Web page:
SALT LAKE CITY — San Juan County will not have to open several new polling places for Navajo voters, a federal judge ruled.

U.S. District Judge Jill Parrish struck down a Navajo group’s request for a court order requiring the county to quadruple the number of polling places because of a switch to a mail-only voting system.

In her opinion, Parrish said the plaintiffs, the Navajo Human Rights Commission, failed to show why Navajo voters would be at a greater disadvantage if there will still be polling places within reach. She cited the county opening three polling sites on the reservation for the June primary as an example, according to the Salt Lake Tribune (

The county argued it brought sites closer to Navajos than they were for most white voters.

“The court concludes that the issuance of an injunction requiring San Juan County to quadruple their early-voting options at this late stage would be imprudent and ultimately ineffective,” Parrish wrote.

Arusha Gordon, the attorney representing the commission, previously argued that county officials have failed to come through before. The county failed to air ads on Navajo radio ahead of the primary about voting procedures, and their translation of ballots and explanation of mail-in voting was haphazard, Gordon added.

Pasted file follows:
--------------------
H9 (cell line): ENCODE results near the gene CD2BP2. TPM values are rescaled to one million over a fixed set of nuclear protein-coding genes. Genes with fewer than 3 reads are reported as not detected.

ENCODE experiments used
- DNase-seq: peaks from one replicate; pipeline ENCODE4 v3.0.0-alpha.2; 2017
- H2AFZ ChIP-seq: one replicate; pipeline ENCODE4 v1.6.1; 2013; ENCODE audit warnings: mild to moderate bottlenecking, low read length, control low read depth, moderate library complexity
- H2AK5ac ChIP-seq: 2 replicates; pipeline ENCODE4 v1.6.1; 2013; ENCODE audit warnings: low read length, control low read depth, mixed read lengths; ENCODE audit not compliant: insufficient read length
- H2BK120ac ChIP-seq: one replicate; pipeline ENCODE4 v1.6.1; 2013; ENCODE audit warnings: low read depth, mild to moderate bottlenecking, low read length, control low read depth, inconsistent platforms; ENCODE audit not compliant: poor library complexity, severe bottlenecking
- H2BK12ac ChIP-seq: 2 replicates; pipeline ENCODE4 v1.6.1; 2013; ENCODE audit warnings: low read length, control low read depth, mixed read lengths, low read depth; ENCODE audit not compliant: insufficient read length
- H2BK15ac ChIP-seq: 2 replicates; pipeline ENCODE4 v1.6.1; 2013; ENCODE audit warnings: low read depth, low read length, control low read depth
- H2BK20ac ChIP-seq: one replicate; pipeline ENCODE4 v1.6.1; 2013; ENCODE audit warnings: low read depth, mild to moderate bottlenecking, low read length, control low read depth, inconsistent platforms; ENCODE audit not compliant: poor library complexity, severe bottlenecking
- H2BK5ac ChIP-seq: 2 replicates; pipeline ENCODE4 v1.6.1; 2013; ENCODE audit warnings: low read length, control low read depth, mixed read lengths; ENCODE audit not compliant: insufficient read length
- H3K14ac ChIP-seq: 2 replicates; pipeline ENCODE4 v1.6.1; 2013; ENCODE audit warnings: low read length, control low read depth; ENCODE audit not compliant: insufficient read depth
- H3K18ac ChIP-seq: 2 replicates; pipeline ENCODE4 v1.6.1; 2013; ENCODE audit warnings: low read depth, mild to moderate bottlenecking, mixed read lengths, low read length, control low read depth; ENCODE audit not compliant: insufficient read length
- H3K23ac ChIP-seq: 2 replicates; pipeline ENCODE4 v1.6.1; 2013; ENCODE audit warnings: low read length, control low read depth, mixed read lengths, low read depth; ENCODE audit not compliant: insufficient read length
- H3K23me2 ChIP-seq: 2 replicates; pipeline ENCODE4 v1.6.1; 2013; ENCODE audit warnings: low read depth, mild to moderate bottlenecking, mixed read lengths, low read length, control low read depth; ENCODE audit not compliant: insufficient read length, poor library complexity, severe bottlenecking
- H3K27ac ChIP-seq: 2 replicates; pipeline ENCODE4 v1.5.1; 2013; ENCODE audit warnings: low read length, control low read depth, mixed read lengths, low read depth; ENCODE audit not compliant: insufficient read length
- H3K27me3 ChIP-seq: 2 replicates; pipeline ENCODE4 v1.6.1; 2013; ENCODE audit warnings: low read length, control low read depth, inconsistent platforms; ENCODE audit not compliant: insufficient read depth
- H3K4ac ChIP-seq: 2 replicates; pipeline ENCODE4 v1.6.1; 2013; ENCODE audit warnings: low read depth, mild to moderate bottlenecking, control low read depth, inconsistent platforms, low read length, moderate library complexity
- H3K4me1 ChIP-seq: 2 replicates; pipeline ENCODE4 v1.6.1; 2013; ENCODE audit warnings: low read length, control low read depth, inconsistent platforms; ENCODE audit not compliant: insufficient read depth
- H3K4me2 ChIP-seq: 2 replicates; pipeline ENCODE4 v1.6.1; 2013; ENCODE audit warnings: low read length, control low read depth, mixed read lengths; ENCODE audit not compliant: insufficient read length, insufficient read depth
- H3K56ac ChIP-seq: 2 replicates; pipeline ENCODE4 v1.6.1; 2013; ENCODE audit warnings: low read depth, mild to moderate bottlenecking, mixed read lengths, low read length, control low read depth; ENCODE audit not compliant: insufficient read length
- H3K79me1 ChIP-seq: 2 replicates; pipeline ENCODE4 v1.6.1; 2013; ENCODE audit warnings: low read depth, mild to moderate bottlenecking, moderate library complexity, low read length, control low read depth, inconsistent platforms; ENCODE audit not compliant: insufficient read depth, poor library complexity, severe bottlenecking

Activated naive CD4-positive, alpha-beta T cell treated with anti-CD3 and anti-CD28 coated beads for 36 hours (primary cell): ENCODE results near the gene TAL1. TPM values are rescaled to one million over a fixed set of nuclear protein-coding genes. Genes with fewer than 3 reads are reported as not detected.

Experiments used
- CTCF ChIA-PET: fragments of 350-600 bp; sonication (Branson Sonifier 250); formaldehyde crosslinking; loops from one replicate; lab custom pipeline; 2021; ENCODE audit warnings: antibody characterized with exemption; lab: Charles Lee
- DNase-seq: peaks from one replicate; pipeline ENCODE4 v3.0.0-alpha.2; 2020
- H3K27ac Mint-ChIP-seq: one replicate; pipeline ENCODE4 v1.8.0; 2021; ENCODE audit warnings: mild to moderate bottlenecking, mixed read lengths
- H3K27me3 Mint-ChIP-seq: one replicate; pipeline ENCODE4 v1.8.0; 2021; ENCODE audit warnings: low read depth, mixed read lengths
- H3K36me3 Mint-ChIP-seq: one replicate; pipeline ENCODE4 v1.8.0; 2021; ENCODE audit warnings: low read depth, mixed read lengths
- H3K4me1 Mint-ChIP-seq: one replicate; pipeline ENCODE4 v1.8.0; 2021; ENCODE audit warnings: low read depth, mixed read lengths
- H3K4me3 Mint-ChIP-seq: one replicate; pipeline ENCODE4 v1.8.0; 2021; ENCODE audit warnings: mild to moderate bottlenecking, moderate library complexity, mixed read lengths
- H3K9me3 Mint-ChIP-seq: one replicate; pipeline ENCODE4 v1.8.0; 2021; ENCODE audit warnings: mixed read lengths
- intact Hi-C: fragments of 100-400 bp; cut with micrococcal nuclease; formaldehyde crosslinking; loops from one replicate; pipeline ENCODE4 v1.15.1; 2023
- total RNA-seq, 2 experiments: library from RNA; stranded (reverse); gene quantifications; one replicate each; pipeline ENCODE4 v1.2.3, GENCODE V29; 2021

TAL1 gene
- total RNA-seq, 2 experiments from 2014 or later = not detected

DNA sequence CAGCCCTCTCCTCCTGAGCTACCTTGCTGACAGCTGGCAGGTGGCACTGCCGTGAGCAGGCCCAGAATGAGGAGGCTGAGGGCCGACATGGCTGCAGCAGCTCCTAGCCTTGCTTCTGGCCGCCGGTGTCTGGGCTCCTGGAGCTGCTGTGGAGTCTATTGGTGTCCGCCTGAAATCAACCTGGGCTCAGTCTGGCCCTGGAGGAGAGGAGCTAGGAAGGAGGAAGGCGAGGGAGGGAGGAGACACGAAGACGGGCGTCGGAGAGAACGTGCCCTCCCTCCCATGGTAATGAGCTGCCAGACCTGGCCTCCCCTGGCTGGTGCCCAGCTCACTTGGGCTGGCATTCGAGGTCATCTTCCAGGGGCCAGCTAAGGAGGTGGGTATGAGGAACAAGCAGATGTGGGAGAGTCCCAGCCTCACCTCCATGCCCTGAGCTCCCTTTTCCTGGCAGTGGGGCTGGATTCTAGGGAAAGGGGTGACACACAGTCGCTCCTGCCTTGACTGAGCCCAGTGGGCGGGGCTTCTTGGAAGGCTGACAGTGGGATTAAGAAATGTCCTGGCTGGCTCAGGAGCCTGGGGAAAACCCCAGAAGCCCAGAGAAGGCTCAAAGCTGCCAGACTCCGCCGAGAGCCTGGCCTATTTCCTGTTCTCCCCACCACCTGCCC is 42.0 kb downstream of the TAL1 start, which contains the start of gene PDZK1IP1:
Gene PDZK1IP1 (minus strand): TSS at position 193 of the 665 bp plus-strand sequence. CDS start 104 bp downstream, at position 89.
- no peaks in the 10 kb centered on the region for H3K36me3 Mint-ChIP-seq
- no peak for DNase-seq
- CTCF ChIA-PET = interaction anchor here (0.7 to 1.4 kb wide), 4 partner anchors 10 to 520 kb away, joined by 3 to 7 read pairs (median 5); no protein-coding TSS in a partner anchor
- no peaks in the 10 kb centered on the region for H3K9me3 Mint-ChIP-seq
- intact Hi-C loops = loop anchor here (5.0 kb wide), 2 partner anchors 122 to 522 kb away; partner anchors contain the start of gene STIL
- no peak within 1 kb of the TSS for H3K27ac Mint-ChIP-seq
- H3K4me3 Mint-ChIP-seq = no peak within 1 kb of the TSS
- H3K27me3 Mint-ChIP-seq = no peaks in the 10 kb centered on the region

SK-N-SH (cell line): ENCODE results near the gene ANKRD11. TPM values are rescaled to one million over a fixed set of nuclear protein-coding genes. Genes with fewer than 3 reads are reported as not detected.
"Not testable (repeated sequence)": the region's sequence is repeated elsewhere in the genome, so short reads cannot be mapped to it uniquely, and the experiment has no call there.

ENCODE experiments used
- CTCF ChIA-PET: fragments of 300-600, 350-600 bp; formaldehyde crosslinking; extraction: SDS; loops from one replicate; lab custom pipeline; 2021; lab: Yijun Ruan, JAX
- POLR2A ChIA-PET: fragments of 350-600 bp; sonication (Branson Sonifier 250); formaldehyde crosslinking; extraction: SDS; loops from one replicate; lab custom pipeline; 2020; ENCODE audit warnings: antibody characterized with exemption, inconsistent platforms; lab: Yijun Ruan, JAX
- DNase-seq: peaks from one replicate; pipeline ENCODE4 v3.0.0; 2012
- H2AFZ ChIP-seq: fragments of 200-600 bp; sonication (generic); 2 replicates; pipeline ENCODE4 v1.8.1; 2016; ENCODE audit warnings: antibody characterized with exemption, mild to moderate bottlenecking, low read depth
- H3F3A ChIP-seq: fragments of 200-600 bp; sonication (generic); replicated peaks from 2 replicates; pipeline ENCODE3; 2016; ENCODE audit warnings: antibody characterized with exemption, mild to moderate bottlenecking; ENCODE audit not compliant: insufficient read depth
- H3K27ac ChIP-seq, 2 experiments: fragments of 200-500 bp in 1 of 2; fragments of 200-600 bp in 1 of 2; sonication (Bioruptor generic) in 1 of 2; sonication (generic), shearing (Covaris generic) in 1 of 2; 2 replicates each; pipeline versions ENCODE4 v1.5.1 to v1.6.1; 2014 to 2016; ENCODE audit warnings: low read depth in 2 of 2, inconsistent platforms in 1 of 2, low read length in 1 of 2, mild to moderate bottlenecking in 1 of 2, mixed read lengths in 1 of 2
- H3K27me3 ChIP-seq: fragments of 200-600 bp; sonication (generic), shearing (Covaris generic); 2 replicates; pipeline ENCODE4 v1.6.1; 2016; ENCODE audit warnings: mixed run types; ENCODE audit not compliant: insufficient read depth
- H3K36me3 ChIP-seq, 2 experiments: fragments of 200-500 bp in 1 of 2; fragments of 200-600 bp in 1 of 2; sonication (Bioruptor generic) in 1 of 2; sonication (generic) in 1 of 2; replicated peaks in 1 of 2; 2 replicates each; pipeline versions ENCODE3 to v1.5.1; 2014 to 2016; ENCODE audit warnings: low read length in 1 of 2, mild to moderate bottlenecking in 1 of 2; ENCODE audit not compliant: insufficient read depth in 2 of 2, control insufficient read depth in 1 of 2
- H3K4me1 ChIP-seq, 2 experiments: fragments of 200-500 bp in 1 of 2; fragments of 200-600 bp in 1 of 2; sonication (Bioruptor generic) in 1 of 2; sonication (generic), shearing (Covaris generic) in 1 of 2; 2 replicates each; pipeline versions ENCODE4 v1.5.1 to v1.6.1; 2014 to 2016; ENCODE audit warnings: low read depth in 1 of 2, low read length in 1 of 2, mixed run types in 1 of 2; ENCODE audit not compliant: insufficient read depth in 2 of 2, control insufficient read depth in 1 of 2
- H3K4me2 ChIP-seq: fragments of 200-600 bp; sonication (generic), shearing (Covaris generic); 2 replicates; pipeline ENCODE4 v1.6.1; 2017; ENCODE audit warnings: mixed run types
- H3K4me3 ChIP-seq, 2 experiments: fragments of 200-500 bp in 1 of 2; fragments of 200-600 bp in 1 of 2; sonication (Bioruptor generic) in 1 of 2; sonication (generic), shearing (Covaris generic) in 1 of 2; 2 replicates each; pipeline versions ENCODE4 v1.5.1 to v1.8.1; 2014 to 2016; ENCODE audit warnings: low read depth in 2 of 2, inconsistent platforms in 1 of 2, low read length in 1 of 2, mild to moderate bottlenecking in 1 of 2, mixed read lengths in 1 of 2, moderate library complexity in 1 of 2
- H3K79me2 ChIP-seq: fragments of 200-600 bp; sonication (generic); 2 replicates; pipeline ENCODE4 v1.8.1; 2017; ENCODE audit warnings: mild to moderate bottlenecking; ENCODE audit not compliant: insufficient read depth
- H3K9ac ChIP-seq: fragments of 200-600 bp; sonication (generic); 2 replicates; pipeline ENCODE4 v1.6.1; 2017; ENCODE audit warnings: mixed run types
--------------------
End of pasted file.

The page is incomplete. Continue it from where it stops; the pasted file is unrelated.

The battle has reignited long-festering tensions between tribal members and other residents in a rural county that sits in the Four Corners region of the West and covers the northern tip of the Navajo Nation that is mostly in Arizona and New Mexico.

Similar legal clashes have been waged in Nevada, Montana and the Dakotas over a variety of issues involving the Voting Rights Act, including access to polling places as well as unreliable U.S. mail service on reservations.

San Juan County officials defend the new system, saying it led to higher voter participation in 2014. They accused the Navajo plaintiffs of fabricating the claims in the lawsuit in an attempt to control local politics.

Information from: The Salt Lake Tribune,